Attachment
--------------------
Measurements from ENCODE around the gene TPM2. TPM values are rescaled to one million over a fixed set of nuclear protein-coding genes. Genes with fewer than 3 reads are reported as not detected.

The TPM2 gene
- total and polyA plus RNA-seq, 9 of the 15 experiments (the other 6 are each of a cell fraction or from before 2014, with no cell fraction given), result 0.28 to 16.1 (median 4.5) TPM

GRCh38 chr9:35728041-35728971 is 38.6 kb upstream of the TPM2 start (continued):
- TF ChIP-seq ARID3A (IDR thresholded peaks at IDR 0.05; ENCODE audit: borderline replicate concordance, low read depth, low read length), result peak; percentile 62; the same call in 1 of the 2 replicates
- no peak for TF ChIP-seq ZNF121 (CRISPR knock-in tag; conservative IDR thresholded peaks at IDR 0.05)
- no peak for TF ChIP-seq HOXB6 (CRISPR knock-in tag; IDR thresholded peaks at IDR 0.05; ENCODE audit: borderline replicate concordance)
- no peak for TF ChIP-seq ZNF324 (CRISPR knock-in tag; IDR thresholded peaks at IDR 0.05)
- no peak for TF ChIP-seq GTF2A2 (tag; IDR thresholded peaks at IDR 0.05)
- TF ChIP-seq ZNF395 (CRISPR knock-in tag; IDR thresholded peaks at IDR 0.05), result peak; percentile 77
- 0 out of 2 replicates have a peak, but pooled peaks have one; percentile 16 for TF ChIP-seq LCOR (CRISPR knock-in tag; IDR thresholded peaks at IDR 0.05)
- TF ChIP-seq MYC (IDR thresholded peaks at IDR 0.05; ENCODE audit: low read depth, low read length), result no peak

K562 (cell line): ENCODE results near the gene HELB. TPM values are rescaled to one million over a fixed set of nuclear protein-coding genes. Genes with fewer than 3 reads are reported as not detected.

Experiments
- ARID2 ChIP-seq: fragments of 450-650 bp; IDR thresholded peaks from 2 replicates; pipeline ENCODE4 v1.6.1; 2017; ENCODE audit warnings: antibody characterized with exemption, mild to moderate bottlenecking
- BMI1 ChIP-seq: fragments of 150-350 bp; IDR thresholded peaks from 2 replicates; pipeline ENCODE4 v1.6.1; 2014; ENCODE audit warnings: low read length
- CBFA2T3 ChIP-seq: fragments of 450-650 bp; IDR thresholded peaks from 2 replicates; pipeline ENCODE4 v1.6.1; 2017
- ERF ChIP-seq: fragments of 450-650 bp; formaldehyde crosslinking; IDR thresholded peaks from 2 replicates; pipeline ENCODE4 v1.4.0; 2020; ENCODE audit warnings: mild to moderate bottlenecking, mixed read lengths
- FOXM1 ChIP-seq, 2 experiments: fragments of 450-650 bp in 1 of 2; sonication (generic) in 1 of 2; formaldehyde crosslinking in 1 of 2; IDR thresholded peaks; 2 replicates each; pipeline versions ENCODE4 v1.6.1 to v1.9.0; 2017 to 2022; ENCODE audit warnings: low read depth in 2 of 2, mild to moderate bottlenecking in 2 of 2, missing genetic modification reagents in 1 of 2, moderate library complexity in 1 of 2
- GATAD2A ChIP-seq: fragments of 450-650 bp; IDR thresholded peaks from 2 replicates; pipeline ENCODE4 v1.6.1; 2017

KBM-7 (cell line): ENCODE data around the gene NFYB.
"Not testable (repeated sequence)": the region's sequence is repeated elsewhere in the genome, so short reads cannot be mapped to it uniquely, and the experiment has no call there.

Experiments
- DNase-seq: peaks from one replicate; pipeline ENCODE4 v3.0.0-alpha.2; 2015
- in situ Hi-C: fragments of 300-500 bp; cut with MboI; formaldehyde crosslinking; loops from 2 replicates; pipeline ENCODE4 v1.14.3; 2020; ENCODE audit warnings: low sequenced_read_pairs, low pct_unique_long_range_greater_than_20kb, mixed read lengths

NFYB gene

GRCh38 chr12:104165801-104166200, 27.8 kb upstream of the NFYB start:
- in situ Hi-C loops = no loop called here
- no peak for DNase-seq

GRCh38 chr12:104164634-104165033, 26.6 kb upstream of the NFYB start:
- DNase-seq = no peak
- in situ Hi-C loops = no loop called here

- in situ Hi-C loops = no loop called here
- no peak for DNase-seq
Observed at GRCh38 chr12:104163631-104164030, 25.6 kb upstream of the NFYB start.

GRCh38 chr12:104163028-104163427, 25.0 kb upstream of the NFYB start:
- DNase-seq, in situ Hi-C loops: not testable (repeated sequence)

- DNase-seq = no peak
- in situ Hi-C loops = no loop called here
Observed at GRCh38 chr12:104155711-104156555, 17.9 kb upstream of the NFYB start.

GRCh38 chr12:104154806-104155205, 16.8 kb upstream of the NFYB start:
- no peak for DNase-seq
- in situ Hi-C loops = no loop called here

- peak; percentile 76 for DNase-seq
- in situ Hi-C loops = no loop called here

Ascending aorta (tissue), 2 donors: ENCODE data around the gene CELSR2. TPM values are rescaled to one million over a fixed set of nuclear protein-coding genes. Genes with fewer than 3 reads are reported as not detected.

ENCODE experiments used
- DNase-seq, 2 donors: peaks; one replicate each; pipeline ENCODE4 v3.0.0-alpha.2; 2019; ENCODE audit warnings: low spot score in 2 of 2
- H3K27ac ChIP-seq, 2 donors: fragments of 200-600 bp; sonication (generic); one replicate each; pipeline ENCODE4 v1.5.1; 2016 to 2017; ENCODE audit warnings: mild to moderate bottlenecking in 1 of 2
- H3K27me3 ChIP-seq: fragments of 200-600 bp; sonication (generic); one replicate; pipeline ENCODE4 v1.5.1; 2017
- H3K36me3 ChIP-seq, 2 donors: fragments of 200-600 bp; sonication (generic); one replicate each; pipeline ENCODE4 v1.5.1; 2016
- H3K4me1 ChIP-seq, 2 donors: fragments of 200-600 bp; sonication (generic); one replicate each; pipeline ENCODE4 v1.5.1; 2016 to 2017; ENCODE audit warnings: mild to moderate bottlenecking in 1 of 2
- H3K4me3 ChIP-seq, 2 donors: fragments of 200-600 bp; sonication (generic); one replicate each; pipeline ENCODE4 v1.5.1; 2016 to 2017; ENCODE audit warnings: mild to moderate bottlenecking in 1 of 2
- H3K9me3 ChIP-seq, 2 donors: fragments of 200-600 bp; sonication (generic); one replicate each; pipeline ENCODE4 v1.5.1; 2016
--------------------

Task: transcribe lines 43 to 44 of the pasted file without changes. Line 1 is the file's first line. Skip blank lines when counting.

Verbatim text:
- in situ Hi-C loops = no loop called here

- peak; percentile 76 for DNase-seq